The content and activity of extracellular vesicles purified from cell culture media or bodily fluids have been studied extensively; however, the physiological relevance of exosomes within normal biological systems is poorly characterized, particularly during development. Although exosomes released by invasive, metastatic cells alter migration of neighboring cells in culture, it is unclear whether cancer cells misappropriate exosomes released by healthy, differentiated cells or reactivate dormant developmental programs that include exosome cell-cell communication. Using chick cranial neural fold cultures, we show that migratory neural crest cells, a developmentally critical cell type and model for metastasis, release and deposit CD63-positive, 30-100 nm particles into the extracellular environment. Neural crest cells contain ceramide-rich multi-vesicular bodies and produce larger vesicles positive for migrasome markers as well. We conclude that neural crest cells produce extracellular vesicles including exosomes and migrasomes. When Rab27a plasma membrane docking is inhibited, neural crest cells become less polarized and rounded, leading to a loss of directional migration and reduced speed. These results indicate that neural crest cell exosome release is critical for migration.
Bibliographical noteFunding Information:
under Award Number ECCS-1542202. Imaging was also supported by the resources and staff
We are grateful to the Verweij lab for the kind gift of the CD63-pHluorin construct. We thank Yasuhiko Kawakami, Meg Titus, and members of the Gammill and Kawakami labs for discussion and advice. Thanks also to Aidan Peterson and the Titus lab for assistance with confocal imaging, and to Micah Gearhart for assistance with RNAseq data analysis. Portions of this work were conducted in the Minnesota Nano Center, which is supported by the National Science Foundation through the National Nano Coordinated Infrastructure Network (NNCI) under Award Number ECCS-1542202. Imaging was also supported by the resources and staff at the University of Minnesota University Imaging Centers (UIC). SCR_020997. Special thanks to Patrick Willey. The monoclonal antibody, HNK-1 (clone 3H5) was developed by W.M. Halfter from the University of Pittsburgh, and was obtained from the Developmental Studies Hybridoma Bank, created by the NICHD of the NIH and maintained at The University of Iowa, Department of Biology, Iowa City, IA 52242 This work was supported by: a University of Minnesota Grant-in-Aid [to L.S.G.]; National Science Foundation Graduate Research Fellowship [Project No. 00074041 to C.M.G]; and the National Institutes of Health [T90 DE022732 to C.M.G. via the Minnesota Craniofacial Research Training Program]. The content is solely the responsibility of the authors and does not necessarily represent the official views of the National Institute of Dental & Craniofacial Research or the National Institutes of Health.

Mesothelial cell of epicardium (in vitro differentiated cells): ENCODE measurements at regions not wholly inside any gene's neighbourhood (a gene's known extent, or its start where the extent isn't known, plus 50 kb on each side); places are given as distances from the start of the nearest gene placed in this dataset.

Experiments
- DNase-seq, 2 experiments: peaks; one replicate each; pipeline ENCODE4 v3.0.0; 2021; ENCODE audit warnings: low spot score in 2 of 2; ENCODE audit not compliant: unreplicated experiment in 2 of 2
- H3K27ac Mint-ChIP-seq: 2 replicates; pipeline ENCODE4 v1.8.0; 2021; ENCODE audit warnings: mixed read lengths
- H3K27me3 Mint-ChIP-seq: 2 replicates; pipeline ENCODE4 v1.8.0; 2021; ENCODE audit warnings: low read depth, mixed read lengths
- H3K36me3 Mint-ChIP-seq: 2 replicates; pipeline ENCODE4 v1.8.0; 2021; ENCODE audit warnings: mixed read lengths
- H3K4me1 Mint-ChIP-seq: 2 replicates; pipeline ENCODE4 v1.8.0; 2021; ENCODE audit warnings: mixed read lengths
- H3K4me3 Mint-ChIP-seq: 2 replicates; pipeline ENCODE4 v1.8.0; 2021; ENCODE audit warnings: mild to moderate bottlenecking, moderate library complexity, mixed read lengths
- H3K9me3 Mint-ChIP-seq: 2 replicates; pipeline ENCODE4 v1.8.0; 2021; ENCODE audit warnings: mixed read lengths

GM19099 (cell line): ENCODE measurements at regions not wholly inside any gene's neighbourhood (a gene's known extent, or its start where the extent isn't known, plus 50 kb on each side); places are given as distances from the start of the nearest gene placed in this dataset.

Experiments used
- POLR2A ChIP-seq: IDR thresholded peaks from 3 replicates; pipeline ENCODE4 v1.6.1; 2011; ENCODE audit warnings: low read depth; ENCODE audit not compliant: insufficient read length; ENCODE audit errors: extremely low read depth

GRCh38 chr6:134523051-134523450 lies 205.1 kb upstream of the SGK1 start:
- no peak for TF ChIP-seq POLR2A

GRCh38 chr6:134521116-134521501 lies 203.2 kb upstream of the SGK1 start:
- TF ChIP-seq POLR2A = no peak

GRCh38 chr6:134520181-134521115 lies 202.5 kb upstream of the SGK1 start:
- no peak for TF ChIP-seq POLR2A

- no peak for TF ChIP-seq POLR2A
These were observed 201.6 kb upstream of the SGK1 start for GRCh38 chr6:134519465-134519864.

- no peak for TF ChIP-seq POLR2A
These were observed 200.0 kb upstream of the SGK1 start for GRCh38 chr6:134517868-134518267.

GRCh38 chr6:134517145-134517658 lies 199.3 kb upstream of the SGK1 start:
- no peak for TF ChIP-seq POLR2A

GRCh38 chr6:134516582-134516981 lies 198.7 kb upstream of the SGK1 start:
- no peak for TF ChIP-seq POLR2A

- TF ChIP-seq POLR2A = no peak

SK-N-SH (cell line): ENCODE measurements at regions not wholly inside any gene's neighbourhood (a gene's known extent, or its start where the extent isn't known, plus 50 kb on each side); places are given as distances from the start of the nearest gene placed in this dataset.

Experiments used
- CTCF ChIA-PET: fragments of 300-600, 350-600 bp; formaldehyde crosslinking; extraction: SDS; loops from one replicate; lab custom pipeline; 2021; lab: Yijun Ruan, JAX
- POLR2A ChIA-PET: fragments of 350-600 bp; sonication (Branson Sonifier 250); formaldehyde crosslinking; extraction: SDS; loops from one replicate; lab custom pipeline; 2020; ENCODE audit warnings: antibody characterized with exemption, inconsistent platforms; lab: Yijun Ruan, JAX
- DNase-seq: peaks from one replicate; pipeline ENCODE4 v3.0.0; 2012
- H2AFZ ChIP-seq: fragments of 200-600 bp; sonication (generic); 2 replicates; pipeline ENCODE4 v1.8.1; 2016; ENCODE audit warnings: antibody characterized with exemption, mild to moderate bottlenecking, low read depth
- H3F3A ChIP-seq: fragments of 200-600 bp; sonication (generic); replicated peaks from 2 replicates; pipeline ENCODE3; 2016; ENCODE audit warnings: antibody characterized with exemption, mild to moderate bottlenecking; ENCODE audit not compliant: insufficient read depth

Science Foundation through the National Nano Coordinated Infrastructure Network (NNCI)
© 2022. Published by The Company of Biologists Ltd.
- extracellular vesicles
- neural crest
PubMed: MeSH publication types
- Journal Article
- Research Support, Non-U.S. Gov't
- Research Support, N.I.H., Extramural